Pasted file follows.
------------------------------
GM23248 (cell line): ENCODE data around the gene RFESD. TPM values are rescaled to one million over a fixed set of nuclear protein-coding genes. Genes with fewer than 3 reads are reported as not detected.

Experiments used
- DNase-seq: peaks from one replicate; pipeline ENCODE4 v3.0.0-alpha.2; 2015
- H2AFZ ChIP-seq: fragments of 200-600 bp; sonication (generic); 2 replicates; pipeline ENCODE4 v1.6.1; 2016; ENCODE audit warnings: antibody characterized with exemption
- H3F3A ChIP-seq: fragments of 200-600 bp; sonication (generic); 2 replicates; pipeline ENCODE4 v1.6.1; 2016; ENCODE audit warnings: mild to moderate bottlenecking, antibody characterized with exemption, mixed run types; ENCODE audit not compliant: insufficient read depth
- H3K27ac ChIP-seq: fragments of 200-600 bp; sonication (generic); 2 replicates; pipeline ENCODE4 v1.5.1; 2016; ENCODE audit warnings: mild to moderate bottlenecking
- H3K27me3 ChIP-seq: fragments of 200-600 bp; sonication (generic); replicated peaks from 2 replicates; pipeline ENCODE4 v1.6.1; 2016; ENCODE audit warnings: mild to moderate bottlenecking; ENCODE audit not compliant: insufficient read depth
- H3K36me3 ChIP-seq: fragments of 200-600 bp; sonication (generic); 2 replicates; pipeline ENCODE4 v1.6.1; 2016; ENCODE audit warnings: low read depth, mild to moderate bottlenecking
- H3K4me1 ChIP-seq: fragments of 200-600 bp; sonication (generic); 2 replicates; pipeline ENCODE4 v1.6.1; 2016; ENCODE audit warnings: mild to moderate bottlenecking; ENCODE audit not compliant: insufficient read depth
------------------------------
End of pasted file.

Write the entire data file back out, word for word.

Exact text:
GM23248 (cell line): ENCODE data around the gene RFESD. TPM values are rescaled to one million over a fixed set of nuclear protein-coding genes. Genes with fewer than 3 reads are reported as not detected.

Experiments used
- DNase-seq: peaks from one replicate; pipeline ENCODE4 v3.0.0-alpha.2; 2015
- H2AFZ ChIP-seq: fragments of 200-600 bp; sonication (generic); 2 replicates; pipeline ENCODE4 v1.6.1; 2016; ENCODE audit warnings: antibody characterized with exemption
- H3F3A ChIP-seq: fragments of 200-600 bp; sonication (generic); 2 replicates; pipeline ENCODE4 v1.6.1; 2016; ENCODE audit warnings: mild to moderate bottlenecking, antibody characterized with exemption, mixed run types; ENCODE audit not compliant: insufficient read depth
- H3K27ac ChIP-seq: fragments of 200-600 bp; sonication (generic); 2 replicates; pipeline ENCODE4 v1.5.1; 2016; ENCODE audit warnings: mild to moderate bottlenecking
- H3K27me3 ChIP-seq: fragments of 200-600 bp; sonication (generic); replicated peaks from 2 replicates; pipeline ENCODE4 v1.6.1; 2016; ENCODE audit warnings: mild to moderate bottlenecking; ENCODE audit not compliant: insufficient read depth
- H3K36me3 ChIP-seq: fragments of 200-600 bp; sonication (generic); 2 replicates; pipeline ENCODE4 v1.6.1; 2016; ENCODE audit warnings: low read depth, mild to moderate bottlenecking
- H3K4me1 ChIP-seq: fragments of 200-600 bp; sonication (generic); 2 replicates; pipeline ENCODE4 v1.6.1; 2016; ENCODE audit warnings: mild to moderate bottlenecking; ENCODE audit not compliant: insufficient read depth